Another important thing to note is that the substantive effect of today’s ruling may actually not be that significant. The date for complying with the air toxics rule has already passed and a significant number of power plants have already complied with it. Several large power companies, including American Electric Power, Southern Company and First Energy, have already said that a Court decision tossing out the MATS rule would not affect their decision making. A number of coal-fired power plants are being taking off line in response to a numerous other factors, including the low price of natural gas and the cost of complying with other air pollution rules like the Cross State Air Pollution rule upheld in EPA v. EME Homer City Moreover the case will be remanded to the D.C. Circuit Court of Appeals to a panel that upheld the rule 2-1. It is quite possible that the panel will leave the rule in effect pending EPA’s complying with the directive to take costs into account in deciding on whether to regulate, especially given that the agency has already conducted an extensive cost-benefit analysis.
Finally, it’s worth addressing what, if anything, Michigan v. EPA says about the legality of the President’s proposed Clean Power Plan to regulate greenhouse gas emissions from power plants. As I said in a previous post,
My own view is that, as with many environmental cases, whatever the Court rules in Michigan is likely to tell us very little about the legality of the Clean Power Plan because the cases are so bound up with very specific and separate statutory provisions that contain different language and are thus subject to very different interpretation. In fact if EPA loses in the Michigan case, it will be the first anti-environmental ruling in the four Clean Air Act cases that the Court has considered since 2007 when it decided the landmark Massachusetts v. EPA. Thus the three cases upholding aggressive environmental regulation under the Clean Air Act — Mass v. EPA (finding that greenhouse gases are pollutants under the Clean Air Act and ordering EPA to consider regulating them from cars); Utility Air Regulatory Group v. EPA (largely upholding the agency’s rules governing emissions from new facilities); and EPA v. EME Homer City Generation,(upholding rules governing air pollution that crosses state borders) — will have meant little in the outcome of the Michigan case. The Clean Power Plan will rise or fall based on statutory language included in a section of the Clean Air Act, Section 111d, that the Court simply hasn’t considered before. Michigan v. EPA, in other words, will tell us very little about what the Court thinks Section 111d means in deciding whether the Clean Power Plan is legal.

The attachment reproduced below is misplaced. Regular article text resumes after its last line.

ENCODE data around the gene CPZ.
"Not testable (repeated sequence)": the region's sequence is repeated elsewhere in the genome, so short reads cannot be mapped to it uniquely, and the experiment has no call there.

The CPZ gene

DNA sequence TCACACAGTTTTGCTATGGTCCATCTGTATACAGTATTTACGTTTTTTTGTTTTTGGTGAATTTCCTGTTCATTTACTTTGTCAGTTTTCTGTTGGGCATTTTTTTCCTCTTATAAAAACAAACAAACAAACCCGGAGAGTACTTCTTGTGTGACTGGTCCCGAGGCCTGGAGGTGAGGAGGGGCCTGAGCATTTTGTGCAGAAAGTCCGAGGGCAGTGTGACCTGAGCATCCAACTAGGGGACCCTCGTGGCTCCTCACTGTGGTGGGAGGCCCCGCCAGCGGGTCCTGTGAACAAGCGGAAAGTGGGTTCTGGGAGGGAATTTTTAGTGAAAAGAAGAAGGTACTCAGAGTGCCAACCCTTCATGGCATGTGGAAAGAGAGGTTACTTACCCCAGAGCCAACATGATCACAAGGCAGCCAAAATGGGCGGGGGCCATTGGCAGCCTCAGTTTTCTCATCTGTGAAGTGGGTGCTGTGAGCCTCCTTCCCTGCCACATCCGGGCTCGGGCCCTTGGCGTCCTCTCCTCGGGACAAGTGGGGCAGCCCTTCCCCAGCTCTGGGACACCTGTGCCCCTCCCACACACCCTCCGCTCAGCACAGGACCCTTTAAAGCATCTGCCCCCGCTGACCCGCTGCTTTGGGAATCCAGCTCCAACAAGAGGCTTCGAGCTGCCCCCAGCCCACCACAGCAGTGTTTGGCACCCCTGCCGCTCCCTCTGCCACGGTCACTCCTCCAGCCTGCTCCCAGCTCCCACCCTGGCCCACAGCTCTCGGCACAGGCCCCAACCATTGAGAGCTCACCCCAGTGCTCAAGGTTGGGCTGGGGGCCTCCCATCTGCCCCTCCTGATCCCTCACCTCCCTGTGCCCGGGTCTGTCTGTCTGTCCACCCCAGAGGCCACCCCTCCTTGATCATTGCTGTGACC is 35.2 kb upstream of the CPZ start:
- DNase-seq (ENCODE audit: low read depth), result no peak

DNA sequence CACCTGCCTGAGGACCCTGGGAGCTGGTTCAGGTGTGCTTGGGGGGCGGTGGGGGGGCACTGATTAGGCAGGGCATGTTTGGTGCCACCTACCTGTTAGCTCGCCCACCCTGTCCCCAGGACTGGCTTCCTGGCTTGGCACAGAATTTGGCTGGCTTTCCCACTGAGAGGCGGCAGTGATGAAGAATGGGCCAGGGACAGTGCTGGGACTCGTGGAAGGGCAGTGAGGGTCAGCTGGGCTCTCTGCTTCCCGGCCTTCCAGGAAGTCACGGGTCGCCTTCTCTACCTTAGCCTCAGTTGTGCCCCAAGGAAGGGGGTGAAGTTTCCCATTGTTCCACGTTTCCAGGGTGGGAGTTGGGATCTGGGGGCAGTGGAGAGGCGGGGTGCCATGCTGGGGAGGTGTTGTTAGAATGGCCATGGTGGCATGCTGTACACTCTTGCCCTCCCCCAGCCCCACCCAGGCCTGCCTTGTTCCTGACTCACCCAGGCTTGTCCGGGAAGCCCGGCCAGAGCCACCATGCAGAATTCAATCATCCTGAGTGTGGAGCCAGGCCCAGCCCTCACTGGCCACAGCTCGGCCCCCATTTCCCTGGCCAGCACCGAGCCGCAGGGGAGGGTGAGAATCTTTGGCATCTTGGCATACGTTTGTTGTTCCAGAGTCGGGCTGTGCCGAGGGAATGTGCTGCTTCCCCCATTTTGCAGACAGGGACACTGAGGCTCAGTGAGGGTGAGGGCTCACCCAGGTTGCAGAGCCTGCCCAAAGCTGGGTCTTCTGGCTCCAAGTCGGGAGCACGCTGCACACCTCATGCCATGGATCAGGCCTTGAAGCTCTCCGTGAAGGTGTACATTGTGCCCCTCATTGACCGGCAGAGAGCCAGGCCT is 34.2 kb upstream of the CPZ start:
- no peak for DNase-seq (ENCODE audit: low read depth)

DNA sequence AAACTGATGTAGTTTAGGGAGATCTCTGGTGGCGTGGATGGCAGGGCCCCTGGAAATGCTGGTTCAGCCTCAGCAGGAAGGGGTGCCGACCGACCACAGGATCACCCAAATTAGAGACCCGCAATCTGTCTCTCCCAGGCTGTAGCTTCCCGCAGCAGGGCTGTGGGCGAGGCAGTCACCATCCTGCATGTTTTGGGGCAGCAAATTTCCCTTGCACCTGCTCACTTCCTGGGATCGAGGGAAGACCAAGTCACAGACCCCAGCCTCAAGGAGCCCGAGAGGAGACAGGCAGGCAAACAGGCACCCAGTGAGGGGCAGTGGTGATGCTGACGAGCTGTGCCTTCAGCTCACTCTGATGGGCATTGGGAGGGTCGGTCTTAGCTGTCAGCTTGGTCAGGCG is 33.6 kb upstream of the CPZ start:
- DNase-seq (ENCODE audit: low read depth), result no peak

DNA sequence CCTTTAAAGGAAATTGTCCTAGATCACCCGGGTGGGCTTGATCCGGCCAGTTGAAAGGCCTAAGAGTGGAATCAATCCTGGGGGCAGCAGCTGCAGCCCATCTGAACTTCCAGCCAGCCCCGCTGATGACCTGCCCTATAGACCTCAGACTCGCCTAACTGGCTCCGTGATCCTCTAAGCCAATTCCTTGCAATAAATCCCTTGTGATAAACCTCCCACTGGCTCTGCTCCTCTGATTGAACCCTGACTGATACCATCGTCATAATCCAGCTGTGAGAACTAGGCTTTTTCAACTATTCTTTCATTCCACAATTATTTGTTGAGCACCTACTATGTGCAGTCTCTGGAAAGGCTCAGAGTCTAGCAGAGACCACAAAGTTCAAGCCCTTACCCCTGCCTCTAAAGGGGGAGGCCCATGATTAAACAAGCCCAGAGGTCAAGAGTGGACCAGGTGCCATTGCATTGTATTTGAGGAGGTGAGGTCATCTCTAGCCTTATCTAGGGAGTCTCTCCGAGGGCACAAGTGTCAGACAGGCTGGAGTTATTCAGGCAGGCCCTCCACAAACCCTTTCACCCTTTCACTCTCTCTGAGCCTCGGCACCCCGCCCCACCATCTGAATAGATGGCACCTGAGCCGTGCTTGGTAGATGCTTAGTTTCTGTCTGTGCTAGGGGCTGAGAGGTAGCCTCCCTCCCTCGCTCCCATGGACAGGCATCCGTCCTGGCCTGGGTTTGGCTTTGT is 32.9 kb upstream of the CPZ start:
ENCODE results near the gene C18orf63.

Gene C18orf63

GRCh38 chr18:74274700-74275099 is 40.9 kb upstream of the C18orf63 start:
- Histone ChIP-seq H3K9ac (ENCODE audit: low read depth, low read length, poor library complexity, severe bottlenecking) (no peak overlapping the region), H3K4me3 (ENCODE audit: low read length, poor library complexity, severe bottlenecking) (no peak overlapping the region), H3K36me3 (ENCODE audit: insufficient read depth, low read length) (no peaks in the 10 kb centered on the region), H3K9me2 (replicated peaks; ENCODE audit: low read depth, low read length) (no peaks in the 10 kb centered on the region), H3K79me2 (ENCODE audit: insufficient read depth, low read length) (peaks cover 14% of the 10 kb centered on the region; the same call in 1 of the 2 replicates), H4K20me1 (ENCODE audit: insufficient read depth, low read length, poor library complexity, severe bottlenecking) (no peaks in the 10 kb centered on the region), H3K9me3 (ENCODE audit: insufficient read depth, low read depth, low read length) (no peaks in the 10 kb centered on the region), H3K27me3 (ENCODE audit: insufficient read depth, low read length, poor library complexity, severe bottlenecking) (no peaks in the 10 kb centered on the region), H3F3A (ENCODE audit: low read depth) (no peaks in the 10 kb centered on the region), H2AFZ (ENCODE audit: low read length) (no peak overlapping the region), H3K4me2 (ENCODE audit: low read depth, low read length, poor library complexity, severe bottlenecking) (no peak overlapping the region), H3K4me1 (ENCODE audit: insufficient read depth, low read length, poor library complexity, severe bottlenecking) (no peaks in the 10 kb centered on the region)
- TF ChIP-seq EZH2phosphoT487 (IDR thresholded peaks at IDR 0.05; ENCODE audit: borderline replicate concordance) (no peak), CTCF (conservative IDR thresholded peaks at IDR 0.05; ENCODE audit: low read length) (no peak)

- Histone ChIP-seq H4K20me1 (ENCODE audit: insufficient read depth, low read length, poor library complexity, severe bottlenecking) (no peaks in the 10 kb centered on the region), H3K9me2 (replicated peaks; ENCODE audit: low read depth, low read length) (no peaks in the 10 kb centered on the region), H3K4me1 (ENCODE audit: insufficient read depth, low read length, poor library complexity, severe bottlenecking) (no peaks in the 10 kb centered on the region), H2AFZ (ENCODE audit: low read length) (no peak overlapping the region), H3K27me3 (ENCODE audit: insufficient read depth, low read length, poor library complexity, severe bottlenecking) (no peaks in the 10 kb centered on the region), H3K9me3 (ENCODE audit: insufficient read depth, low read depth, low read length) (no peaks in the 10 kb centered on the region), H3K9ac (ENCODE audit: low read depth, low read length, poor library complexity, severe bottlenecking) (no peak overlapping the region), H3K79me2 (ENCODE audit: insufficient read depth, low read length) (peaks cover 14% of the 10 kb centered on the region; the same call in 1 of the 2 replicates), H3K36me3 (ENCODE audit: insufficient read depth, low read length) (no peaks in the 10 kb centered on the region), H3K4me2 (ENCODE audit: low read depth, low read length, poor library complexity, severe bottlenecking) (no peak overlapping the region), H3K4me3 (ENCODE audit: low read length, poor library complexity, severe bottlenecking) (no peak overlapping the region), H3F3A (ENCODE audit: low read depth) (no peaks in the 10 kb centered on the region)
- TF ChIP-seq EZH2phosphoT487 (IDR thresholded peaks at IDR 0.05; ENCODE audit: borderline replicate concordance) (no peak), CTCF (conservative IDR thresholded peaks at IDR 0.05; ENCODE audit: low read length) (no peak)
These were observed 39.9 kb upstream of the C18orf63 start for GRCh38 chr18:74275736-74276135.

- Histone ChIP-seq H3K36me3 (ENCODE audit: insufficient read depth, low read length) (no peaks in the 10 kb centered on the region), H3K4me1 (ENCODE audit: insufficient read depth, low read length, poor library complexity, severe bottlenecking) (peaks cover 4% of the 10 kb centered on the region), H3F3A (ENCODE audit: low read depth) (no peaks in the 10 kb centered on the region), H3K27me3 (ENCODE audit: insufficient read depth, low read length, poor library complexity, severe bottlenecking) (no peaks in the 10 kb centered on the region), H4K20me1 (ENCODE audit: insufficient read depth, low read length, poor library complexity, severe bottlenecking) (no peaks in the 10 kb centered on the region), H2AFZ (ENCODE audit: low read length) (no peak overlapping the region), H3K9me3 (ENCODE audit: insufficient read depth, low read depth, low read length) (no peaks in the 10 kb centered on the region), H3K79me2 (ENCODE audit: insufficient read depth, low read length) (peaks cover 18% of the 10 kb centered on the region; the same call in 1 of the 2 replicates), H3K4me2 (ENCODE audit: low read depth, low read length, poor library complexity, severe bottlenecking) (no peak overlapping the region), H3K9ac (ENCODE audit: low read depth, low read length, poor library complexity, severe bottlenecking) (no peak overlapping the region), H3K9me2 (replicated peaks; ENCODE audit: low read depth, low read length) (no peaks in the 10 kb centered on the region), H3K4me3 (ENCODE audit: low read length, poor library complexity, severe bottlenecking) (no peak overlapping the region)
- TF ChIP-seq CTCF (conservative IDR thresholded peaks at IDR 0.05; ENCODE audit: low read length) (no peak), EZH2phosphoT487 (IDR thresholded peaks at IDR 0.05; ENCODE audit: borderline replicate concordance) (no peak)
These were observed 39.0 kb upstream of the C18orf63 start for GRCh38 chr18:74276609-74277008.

I stand by that view. The Michigan case interpreted a phrase, “appropriate and necessary,” that is unique to the question of whether and how EPA should regulate toxic emissions from power plants. It has nothing to do with whether and how EPA should regulate greenhouse gas emissions from power plants. The second question will turn on different statutory language — phrases like “best system of emissions reduction,” “standards of performance” and “sources” — and how EPA interprets that language. So today’s case tells us very little about what will happen when the Clean Power Plan comes before the Court. Again, however, one ironic exception. Industry is challenging the Clean Power Plan on the grounds that if power plants are regulated under the hazardous air/toxics provision, Section 112, then EPA cannot regulate greenhouse gas emissions under Section 111d. If the MATS rules were not to go forward then presumably industry would drop the portion of its challenge dealing with Section 112. Hard to imagine that the MATS rules would not go forward, however.